## How compound interest works

Compound interest is a fascinating thing. On one hand it means that your money can make more money. Its like you put the money in the ground and a money tree sprang up to give you lots of new money. On the other hand, it can mean that you can never pay off a debt you owe because as you are paying the debt, it continues to grow.

Lets assume you are on the good side of argument and you want to grow you money. How does compound interest work? To see this lets image we have \$1 and an interest rate of 100%.

Beginning year 0, we have \$1.

After 1 year, we have \$2. For the mathematically inclined: 1*(1+interest rate) = 1*(1+1)=2.

After 2 years, we have \$4. Again, 2*(1+interest rate) = 2*(1+1)=4.

After 3 years, we have \$8. Here too, 4*(1+interest rate) = 4*(1+1)=8.

So what happened? After the first year the \$1 we had produced one more dollar. But year 2 we have \$2. So each of these dollars produced another dollar resulting in 4 dollars. Now in years 3, each of the four dollars produced one dollar so we ended up with 8 dollars. So essentially every dollar produces \$1 per year.

Because the new dollars also continue to produce other dollars, the effect of adding money via old money compounds year after year. This is why this interest type is called compound interest. And it literally looks like this:

Of course in real life this doesn’t work out quite so nicely. Usually you are given a much lower interest rate. For example, historically the rate of inflation in the US has been around 3%. Lets say for shorthand that this means that savings accounts have averaged a savings rate of 3%. This means that each dollar in your savings will grow by about 3 cents per year.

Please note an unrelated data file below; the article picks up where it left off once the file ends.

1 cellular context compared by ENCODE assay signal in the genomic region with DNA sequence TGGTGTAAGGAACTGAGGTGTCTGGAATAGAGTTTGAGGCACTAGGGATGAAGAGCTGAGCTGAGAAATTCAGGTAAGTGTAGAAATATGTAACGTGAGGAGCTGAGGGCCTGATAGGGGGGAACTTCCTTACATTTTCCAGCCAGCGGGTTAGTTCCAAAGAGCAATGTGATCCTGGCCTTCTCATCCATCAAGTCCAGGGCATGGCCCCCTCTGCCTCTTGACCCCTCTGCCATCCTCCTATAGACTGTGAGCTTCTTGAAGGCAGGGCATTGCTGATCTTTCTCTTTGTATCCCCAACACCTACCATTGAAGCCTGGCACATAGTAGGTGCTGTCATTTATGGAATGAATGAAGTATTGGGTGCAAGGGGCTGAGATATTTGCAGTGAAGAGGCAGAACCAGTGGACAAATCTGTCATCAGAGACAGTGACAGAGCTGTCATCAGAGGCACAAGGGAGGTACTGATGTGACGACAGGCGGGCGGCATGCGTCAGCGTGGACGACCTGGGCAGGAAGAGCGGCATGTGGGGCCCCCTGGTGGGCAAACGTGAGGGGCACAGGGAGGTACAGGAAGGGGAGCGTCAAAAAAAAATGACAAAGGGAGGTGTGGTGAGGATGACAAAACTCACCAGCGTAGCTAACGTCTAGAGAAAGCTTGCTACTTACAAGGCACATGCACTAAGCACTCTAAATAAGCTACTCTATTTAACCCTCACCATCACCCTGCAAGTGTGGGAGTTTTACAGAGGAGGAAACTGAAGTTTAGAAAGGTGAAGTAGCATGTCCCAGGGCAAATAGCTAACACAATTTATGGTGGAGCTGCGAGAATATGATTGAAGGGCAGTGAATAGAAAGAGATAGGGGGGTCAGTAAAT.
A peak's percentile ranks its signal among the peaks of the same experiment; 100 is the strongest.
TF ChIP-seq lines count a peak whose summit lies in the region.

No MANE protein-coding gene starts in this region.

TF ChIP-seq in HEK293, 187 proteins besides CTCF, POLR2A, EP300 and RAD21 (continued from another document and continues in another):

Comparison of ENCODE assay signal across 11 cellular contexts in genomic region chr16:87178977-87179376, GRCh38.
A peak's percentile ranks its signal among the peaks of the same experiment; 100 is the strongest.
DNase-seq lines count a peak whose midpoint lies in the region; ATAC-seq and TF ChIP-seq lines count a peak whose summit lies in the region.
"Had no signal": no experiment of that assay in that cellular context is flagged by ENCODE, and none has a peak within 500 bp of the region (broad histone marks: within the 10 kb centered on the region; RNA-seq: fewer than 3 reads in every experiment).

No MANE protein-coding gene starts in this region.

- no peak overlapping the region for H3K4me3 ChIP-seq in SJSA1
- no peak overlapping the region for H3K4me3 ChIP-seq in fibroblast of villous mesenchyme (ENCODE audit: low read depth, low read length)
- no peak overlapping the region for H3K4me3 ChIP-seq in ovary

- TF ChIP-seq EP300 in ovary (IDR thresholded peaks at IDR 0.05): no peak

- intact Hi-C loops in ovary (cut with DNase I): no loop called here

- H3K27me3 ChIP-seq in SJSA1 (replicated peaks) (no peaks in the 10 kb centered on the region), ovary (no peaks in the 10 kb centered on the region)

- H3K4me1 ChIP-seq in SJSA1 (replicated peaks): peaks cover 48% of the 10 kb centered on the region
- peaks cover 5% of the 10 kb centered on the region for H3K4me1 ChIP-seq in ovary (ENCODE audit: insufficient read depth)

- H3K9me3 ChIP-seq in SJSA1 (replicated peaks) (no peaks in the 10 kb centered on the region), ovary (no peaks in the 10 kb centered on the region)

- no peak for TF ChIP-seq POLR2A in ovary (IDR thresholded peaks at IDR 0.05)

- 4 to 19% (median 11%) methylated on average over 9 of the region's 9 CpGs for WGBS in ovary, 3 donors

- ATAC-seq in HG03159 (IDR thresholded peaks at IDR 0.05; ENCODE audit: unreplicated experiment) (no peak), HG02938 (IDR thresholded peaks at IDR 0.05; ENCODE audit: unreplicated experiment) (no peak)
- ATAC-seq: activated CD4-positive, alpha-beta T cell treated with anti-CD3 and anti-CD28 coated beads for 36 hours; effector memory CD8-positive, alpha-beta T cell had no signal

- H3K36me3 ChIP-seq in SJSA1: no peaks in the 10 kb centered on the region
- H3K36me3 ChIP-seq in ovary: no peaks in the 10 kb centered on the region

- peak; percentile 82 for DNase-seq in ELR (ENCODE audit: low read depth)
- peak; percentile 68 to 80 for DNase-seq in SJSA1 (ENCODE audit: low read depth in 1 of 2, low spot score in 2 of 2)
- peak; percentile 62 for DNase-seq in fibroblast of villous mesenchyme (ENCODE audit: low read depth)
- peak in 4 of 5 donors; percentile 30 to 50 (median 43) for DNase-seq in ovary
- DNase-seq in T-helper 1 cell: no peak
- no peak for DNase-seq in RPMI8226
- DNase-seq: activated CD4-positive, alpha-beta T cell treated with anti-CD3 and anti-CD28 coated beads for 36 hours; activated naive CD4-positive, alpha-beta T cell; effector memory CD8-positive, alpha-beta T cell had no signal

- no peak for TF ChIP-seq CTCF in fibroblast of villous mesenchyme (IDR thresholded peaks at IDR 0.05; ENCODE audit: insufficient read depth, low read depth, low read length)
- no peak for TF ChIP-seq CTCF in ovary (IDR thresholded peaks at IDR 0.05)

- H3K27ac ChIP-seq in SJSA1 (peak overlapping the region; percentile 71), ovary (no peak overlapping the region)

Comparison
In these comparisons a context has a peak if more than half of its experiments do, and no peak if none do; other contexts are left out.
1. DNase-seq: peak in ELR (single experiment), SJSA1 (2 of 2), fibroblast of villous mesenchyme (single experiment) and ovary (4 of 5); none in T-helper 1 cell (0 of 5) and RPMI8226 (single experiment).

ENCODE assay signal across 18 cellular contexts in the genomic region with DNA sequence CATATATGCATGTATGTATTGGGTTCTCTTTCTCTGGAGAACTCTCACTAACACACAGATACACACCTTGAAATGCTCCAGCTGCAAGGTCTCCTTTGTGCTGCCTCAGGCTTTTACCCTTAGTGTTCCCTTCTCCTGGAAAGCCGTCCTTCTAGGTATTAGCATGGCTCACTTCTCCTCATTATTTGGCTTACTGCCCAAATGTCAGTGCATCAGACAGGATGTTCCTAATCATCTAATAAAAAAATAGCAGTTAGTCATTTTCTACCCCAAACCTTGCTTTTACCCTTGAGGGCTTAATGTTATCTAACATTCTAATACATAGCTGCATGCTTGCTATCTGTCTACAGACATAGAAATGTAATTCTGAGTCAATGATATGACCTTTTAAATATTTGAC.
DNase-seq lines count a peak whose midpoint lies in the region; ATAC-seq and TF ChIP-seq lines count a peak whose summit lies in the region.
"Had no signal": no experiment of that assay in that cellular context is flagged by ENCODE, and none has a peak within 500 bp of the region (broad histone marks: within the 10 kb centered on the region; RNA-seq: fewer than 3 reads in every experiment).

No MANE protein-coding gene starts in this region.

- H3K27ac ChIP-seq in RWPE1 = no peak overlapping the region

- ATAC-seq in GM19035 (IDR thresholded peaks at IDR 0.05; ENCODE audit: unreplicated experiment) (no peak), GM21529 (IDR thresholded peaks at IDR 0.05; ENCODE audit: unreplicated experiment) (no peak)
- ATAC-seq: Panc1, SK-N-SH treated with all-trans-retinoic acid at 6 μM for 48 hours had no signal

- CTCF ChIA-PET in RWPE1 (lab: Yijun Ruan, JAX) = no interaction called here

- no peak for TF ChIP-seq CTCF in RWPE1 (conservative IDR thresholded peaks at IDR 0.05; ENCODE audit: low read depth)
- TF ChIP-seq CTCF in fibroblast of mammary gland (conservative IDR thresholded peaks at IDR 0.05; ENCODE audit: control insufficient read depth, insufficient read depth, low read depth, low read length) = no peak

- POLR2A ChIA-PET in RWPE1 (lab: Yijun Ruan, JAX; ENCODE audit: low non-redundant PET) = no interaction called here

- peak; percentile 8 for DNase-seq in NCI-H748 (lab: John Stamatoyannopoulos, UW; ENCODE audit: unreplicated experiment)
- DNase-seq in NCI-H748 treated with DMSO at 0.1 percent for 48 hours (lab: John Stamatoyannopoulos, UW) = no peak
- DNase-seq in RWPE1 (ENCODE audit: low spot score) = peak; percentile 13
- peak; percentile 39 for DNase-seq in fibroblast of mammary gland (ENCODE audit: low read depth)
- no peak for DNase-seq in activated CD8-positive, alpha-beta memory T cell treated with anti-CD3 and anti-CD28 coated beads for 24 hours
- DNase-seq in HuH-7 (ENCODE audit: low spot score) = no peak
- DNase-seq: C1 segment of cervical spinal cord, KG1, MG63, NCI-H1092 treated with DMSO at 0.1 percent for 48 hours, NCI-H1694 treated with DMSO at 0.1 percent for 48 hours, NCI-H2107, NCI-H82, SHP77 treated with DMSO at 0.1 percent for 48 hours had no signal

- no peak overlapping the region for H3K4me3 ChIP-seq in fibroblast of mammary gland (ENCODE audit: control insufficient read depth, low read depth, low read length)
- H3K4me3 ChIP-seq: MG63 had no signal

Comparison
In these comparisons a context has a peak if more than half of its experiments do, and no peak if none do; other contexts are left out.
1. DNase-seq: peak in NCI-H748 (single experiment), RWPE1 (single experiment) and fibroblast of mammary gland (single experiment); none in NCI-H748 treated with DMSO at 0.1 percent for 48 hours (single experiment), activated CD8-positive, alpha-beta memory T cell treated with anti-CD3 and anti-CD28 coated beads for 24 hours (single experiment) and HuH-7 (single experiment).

Now you might wonder to yourself, well if I’m only getting 3 cents for each dollar saved then why is this even worth it? Well it is worth it because even though the proverbial snowball will roll slower, it will roll. There is a handy shortcut to figuring out exactly how long that snowball is going to take. This is called the rule of 72.

The rule of 72 tells us that 72 divided by the interest rate will tell you how many years it will take to double your money. So for example, with a 3 percent savings rate, your money will double in 24 years. Not bad, considering the fact that if you wanted to double your money without compound interest you would have to: A. work twice as much, B. rob the bank of mom and dad, or C. drink heavily until the world appears to double.

Furthermore, the inflation rate being positive actually means your money is worth less than it used to be every single second. So a 3% inflation rate tells us that prices will have doubled in 24 years, so having saved your money simply means you will be able to purchase the same amount of goods and services as you did 24 years ago. At this point you might be thinking about 10 cent shaves or 5 cent papers. If you savings and income had simply grown at the compound interest rate of 3%, then today we literally still live in the world of 10 cent shaves, just with bigger numbers.

Now that we’ve dwelled on the good side of compound interest. Lets briefly discuss the bad side of compound interest. Suppose you bought \$100 of stuff on your credit card, at the ludicrous rate of 25% interest. Now suppose you pay \$25 off each year. Lets repeat our chart:

Beginning year 0, we owe \$100.

After 1 year, we owe \$75 plus interest, which comes out to be \$18.75. For the mathematically inclined: (100-25)*(1+interest rate) = 75*1.25=93.75.

After 2 years, we owe \$68.75 plus interest, which now comes to 17.18. Again, (93.75-25)*(1+interest rate) = 2*(1.25)=85.94.

And this continues, in fact, it continues for over 8 years. Your total payments into the credit card are now \$504. Amazing, you borrowed \$100 and compound interest caused you to pay \$504. And that, in summary in conclusion, is why one should always keep compound interest on their side.